George Grace was never flashy, never one who sought out recognition, but he saw through the grand schemes of others who had greater ambition, rather like the little boy who saw what the emperor was really wearing, and stated it in plain language. He will be remembered for his broad knowledge of Oceanic languages, his trailblazing originality as a thinker, and his rock solid insights into the nature of language change.
Finiteness in Sundanese
Eri Kurniawan, William D. Davies, 1
The topic of finiteness is rarely broached in the closely related Indonesian-type languages, in which verbs have no morphological tense marking, nouns have no overt case marking, and there is only limited morphological agreement. As they are the typical morphological manifestations, the relevance of finiteness is difficult to discern. Sundanese is no exception to this. There is evidence, however, that finiteness is critical to the licensing of subjects in Sundanese. What distinguishes Sundanese from many other languages is that finiteness is covert rather than being overtly marked, just as has been proposed for Chinese, Lao, Slave, and others.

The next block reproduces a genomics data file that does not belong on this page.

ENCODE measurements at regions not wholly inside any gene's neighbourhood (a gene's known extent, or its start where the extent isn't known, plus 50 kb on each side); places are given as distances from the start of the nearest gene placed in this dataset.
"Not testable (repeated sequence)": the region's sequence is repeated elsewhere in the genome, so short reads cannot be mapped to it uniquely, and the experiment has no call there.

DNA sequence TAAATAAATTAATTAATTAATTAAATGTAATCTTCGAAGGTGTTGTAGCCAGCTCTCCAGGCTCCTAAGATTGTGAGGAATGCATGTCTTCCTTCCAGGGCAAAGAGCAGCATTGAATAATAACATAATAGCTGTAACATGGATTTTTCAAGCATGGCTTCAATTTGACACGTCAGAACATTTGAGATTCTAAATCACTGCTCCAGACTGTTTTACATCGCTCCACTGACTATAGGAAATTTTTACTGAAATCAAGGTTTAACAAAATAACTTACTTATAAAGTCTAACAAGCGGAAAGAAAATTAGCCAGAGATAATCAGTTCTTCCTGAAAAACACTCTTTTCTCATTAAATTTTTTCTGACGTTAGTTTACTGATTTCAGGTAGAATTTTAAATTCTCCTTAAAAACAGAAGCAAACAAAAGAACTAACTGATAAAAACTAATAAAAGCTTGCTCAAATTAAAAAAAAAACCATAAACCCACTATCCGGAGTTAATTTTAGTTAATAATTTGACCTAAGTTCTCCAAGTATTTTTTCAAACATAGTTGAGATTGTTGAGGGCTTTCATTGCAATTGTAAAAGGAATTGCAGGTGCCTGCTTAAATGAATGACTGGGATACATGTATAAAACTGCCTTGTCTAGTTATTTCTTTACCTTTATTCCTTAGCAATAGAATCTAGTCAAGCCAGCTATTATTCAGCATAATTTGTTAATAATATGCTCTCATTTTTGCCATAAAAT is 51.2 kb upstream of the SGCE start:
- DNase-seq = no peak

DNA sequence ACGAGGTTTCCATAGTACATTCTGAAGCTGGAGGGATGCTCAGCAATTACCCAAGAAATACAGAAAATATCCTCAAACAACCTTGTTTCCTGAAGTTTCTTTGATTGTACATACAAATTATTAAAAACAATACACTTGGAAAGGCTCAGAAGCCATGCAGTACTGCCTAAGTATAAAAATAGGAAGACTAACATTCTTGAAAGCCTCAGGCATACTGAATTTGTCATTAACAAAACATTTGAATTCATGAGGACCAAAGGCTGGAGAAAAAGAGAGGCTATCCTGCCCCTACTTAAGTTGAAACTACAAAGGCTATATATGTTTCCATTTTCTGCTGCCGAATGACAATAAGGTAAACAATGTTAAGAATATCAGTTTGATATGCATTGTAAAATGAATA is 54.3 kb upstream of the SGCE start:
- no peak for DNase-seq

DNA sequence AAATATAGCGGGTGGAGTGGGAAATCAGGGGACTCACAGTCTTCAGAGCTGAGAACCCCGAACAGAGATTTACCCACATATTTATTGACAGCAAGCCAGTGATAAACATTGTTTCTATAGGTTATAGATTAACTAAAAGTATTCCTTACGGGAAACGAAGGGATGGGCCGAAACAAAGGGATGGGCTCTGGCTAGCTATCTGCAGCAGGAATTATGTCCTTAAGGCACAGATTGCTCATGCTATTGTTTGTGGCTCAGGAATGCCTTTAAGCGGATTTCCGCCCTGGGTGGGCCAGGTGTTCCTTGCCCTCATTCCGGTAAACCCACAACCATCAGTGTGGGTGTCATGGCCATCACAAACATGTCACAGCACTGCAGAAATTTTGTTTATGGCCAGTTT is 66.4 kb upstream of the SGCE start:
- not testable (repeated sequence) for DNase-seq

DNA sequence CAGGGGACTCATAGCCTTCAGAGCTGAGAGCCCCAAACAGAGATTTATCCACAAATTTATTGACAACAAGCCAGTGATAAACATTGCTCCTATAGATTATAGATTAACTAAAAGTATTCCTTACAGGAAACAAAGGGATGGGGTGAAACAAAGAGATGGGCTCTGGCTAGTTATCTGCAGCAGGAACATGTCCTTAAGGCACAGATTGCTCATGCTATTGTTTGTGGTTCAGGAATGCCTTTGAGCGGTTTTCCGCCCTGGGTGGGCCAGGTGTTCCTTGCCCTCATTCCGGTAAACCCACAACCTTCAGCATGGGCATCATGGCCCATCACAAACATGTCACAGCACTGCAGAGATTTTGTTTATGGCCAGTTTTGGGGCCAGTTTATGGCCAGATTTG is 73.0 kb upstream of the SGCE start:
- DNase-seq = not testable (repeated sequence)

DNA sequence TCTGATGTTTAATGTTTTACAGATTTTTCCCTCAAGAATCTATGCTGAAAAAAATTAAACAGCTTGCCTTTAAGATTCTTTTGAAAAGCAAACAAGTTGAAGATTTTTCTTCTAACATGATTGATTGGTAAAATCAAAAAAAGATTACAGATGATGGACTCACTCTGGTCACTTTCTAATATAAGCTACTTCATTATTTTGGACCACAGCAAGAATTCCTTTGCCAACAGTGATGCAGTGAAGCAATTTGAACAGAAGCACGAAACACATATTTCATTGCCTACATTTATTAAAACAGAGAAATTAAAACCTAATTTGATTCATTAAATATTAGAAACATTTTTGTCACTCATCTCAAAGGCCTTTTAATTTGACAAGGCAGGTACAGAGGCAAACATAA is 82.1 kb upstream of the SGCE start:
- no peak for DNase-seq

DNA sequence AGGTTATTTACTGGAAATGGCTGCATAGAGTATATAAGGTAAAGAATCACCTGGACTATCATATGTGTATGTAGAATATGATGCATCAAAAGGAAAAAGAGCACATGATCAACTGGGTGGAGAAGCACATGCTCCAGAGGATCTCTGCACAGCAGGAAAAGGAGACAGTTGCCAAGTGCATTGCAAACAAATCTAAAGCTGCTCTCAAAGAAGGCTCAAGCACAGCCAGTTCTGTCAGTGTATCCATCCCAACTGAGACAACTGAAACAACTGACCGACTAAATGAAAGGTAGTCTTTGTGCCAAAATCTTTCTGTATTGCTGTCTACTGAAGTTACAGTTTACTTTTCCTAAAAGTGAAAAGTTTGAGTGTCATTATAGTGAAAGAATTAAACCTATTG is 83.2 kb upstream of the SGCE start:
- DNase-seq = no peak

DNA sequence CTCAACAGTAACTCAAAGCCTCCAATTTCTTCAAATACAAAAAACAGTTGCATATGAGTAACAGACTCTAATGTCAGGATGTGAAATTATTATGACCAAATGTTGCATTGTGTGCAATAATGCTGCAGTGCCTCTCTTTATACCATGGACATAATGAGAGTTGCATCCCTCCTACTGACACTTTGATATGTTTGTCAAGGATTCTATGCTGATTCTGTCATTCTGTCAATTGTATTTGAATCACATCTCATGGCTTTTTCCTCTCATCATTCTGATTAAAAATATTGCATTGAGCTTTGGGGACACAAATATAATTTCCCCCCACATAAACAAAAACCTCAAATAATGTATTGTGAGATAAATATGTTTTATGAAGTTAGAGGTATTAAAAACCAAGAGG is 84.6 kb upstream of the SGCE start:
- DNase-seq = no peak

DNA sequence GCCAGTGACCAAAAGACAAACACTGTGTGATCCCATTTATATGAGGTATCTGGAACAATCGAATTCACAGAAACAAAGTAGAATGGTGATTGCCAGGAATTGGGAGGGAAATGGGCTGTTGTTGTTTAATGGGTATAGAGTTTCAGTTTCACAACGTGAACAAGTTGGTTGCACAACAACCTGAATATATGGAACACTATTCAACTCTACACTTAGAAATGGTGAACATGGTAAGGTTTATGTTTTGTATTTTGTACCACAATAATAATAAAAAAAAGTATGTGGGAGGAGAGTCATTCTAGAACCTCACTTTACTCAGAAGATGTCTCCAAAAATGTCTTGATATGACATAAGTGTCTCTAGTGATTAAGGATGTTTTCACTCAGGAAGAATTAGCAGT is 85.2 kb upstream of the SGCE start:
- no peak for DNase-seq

This paper investigates the syntactic status of nominal modifiers in Isbukun Bunun, an Austronesian language spoken in Taiwan. In Isbukun Bunun, nominal modifiers such as possessors, adjectives, demonstratives, and relative clauses precede the head noun they modify, and they may or must be linked to the head noun by an associative marker tu. Based on the observed NP-ellipsis facts and the formal licensing condition, I argue that the associative marker tu is a complementizer, and the structure it introduces should be accommodated under the adjunction analysis, whereas various existing alternative complementation approaches that view tu as a head selecting the modified phrase as its complement fail to capture the noted properties regarding ellipsis. Continue reading “Oceanic Linguistics, vol. 53, no. 2 (2014)”
In this paper we present the tonal properties of Mee, a Wissel Lakes Papuan language known also as Ekari, Ekagi, and Kapauku. Since the previous accounts in the literature have been highly inadequate, allowing contradictory claims of tone, pitch-accent, and/or stress, we document the word-prosodic system and show that it is quite simple: Mee words can have a pitch drop from H to L either after the first mora or the second mora of the word. Corresponding to this simplicity, however, is a wide range of compatible interpretations. We consider how several analyses fare with respect to noun tone patterns, as well as verb tones, which are partly determined by the verb root, partly by inflectional features. From a typological perspective, the Mee system falls into the same category as Tokyo Japanese, Somali, Western Basque, and Mayo, which have also been subject to differing interpretations. Continue reading “Oceanic Linguistics, vol. 52, no. 2 (2013)”